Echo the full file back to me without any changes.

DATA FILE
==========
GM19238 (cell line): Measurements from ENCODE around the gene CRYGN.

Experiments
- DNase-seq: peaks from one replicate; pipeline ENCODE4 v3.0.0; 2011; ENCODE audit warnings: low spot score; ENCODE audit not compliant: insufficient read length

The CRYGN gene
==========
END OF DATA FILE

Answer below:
GM19238 (cell line): Measurements from ENCODE around the gene CRYGN.

Experiments
- DNase-seq: peaks from one replicate; pipeline ENCODE4 v3.0.0; 2011; ENCODE audit warnings: low spot score; ENCODE audit not compliant: insufficient read length

The CRYGN gene